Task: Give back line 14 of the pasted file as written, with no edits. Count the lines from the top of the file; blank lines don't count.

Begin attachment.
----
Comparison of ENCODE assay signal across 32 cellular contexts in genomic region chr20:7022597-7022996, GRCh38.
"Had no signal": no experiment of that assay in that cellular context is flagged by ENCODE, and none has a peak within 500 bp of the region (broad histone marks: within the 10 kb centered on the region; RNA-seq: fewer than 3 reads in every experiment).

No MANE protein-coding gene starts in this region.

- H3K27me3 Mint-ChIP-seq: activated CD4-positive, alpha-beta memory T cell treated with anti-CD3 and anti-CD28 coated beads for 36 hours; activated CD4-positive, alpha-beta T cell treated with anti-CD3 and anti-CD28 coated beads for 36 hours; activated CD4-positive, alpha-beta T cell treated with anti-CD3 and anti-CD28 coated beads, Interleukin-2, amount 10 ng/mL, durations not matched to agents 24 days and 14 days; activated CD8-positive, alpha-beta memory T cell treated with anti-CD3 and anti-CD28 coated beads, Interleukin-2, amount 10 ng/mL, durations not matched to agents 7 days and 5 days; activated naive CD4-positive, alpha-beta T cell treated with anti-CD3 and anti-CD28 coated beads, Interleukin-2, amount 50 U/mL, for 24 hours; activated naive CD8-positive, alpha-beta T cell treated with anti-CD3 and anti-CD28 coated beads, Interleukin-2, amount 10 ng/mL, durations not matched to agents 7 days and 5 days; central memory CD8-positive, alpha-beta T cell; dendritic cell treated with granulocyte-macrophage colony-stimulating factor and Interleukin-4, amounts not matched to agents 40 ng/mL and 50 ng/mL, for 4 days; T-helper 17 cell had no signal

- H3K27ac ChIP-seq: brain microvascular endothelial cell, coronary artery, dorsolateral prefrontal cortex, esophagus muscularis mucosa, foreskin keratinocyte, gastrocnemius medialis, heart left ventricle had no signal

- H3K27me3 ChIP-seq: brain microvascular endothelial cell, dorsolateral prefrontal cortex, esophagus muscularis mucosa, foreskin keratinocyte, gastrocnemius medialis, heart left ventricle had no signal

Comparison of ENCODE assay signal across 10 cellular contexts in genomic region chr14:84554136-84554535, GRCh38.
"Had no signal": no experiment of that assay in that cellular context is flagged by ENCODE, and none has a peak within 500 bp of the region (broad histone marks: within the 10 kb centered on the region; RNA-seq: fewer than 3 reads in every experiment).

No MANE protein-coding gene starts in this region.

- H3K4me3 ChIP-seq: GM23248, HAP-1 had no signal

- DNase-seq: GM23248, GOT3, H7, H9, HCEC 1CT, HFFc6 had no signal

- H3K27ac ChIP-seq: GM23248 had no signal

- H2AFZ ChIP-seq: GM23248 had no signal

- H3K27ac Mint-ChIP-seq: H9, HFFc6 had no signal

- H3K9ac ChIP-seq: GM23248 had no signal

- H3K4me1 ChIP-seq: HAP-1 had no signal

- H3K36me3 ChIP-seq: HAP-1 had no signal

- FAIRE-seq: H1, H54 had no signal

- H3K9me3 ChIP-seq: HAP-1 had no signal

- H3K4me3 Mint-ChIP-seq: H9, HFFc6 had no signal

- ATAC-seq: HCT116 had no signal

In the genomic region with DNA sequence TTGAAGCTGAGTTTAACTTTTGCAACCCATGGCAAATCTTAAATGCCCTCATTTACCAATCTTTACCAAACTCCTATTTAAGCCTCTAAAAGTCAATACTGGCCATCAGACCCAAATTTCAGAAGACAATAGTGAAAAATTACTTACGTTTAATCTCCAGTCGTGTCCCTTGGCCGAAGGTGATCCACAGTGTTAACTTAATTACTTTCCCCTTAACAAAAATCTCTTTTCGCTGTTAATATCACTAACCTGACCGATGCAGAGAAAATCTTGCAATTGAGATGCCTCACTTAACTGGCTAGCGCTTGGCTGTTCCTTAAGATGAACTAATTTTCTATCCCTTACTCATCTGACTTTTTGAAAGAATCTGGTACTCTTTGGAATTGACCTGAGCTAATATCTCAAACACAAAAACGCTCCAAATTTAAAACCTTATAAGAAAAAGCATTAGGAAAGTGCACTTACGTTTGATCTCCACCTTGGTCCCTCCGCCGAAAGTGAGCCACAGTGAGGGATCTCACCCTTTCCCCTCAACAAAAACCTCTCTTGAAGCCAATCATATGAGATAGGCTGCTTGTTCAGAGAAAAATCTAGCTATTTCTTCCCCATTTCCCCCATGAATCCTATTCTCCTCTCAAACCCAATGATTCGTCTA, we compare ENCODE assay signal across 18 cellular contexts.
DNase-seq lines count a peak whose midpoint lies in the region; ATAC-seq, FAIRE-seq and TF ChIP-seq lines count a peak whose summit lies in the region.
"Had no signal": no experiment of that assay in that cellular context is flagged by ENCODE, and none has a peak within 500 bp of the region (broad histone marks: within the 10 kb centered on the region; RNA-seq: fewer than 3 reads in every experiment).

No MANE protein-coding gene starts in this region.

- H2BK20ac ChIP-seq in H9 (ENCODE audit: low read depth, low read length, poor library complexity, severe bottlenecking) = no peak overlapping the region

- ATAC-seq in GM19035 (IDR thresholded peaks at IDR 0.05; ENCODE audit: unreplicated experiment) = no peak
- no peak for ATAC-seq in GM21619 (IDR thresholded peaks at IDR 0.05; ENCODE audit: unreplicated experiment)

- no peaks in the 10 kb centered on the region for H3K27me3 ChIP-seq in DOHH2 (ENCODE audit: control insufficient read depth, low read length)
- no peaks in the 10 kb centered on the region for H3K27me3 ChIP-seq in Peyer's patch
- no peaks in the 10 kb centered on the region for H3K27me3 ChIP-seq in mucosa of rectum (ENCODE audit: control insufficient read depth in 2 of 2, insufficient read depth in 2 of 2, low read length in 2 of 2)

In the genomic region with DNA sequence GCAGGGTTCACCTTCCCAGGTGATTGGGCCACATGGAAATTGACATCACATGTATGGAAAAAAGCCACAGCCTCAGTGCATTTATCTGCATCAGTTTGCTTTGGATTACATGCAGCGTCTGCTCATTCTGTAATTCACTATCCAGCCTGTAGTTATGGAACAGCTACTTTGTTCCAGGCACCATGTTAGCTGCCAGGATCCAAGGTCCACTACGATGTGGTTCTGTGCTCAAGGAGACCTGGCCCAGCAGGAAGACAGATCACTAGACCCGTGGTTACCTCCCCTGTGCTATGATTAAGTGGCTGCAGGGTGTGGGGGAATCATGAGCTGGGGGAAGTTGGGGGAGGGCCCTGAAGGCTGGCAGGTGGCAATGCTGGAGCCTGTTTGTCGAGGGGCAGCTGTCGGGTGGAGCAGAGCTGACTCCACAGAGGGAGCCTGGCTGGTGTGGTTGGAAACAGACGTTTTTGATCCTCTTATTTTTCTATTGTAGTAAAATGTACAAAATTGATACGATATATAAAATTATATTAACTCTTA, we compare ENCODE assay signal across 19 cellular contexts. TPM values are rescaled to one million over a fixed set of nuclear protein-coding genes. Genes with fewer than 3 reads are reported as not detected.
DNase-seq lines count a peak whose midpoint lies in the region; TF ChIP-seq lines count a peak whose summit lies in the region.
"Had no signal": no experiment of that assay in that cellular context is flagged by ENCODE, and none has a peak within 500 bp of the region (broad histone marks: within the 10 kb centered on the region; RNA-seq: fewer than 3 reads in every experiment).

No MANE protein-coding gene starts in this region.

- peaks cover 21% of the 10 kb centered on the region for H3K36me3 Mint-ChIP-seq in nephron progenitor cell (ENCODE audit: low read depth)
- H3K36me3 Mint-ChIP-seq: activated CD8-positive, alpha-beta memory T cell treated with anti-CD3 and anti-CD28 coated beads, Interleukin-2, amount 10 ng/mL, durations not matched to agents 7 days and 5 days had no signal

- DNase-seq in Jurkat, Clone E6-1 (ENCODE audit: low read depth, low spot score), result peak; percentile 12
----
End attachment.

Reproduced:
- H3K27ac Mint-ChIP-seq: H9, HFFc6 had no signal